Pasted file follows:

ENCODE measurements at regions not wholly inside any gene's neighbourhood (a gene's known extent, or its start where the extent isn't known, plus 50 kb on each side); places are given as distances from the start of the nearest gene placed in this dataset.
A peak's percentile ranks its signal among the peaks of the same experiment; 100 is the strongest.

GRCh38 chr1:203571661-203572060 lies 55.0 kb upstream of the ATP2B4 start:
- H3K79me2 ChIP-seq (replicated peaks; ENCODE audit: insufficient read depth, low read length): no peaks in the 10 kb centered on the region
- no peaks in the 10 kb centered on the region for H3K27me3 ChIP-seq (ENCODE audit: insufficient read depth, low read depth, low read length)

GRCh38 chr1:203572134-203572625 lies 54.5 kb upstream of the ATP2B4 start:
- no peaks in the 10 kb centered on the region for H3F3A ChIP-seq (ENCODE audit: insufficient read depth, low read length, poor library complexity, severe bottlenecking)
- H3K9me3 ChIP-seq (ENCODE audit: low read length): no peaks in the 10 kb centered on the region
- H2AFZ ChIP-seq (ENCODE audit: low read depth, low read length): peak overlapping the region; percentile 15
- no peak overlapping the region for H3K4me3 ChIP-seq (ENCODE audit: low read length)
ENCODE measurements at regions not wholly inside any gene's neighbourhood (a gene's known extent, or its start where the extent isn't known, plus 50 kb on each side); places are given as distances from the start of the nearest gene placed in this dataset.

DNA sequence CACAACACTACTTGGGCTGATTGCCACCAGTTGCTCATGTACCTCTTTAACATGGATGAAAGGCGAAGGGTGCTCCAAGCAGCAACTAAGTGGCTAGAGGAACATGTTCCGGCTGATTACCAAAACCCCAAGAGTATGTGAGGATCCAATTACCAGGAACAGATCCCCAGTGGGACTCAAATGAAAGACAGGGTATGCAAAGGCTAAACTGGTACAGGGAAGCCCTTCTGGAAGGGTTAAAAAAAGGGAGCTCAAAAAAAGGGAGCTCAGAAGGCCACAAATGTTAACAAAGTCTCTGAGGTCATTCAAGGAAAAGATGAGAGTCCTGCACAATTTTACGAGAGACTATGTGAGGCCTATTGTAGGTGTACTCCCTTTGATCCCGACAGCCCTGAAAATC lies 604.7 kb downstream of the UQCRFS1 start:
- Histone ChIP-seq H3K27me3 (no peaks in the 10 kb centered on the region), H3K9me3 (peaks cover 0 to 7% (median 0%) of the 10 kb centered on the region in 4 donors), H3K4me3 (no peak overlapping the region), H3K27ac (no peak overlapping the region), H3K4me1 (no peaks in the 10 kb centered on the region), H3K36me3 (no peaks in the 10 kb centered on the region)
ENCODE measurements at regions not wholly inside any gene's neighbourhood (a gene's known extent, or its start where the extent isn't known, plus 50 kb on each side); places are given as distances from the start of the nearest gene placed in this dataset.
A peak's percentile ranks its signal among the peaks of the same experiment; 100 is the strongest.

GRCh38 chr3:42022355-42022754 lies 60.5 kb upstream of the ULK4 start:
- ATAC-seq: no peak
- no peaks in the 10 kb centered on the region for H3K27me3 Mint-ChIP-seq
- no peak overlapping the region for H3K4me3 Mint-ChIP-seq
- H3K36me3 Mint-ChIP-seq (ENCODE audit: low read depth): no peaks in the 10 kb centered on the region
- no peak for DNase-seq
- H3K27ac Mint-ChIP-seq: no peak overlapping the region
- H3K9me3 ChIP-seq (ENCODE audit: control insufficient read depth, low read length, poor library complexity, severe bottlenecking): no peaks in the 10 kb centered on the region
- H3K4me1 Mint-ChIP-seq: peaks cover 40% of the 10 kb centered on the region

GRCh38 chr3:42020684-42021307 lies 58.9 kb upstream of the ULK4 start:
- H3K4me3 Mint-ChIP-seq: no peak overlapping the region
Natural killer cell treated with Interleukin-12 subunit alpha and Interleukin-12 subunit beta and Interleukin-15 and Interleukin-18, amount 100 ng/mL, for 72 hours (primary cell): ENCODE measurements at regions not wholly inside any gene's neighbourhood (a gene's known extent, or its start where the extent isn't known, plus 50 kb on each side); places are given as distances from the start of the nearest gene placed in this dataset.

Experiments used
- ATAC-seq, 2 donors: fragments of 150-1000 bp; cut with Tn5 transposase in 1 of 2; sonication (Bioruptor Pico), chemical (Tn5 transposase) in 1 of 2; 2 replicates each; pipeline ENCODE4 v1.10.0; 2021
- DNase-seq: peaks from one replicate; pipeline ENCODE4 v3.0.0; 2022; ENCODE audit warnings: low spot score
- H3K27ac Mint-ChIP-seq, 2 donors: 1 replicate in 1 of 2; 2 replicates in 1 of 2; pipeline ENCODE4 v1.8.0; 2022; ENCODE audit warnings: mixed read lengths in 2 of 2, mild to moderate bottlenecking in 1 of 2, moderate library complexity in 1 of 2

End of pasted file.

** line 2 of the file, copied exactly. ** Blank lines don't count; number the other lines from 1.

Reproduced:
A peak's percentile ranks its signal among the peaks of the same experiment; 100 is the strongest.